Suffrage - When, Where, and
Poster by Women in Nigeria
Cartoon from India
ISIS Women in Action 1/88
Life Magazine, 1914
Cartoon about Indian proposal to reserve Parliament seats for women.
Cartoon from the Chicago Daily News, 1920
After studying the Suffrage Fact Sheet, answer the following questions:
- How many countries gave women the right to vote before the U.S.?
- Why did the biggest surge in voting rights come during the late 1950s?
- What nation granted female suffrage in the 19th century?
- Name some countries where women won the vote directly after WWII.
- If you were for women's right to vote, what arguments would you use?
- If you were against women's suffrage, what arguments might you use?
4) What is your Opinion?
- Worldwide, women tend to vote less than men.What do you think would happen if women began to vote in equal proportion to men? Do you think women's vote would significantly change national policies? Would women world wide vote differently than men? Why or why not?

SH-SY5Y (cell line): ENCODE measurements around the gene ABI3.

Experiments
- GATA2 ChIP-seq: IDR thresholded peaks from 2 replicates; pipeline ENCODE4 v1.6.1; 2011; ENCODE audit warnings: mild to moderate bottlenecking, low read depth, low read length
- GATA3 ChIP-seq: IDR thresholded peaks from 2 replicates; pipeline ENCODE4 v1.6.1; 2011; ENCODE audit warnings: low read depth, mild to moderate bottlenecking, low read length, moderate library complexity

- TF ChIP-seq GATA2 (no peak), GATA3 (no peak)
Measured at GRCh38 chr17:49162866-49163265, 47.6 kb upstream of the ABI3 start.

- What are some of the reasons why women do not get elected to office in equal numbers to men?
- What is a more powerful tool for women, suffrage or winning political office? Will a simple increase in women's representation increase women's political power?
- To be seen as politically powerful in the traditional sense, do women have to become "like men." Why or why not?
In our book, I Will Not Bow My Head, there is a lesson on the suffrage movement in England.
Resources for current discussion and figures on women in politics:
1) The World's Women 2000, The Trends and Statistics - U.N. Publications.
2) The Penguin Atlas of Women in the World: Revised and Updated - by Joni Seager, Penguin Books, New York, ©2003.
Heads of State: 20th Century: Links to female presidents, prime ministers, and queens.
Women and Politics: Links to sites such as GENDER AND POLITICAL PARTICIPATION, information on womens roles in politics.
Women World Leaders: 1945-2004: Listing with some biographic information of reigning queens, presidents, prime ministers, governors-general, and rulers currently in office.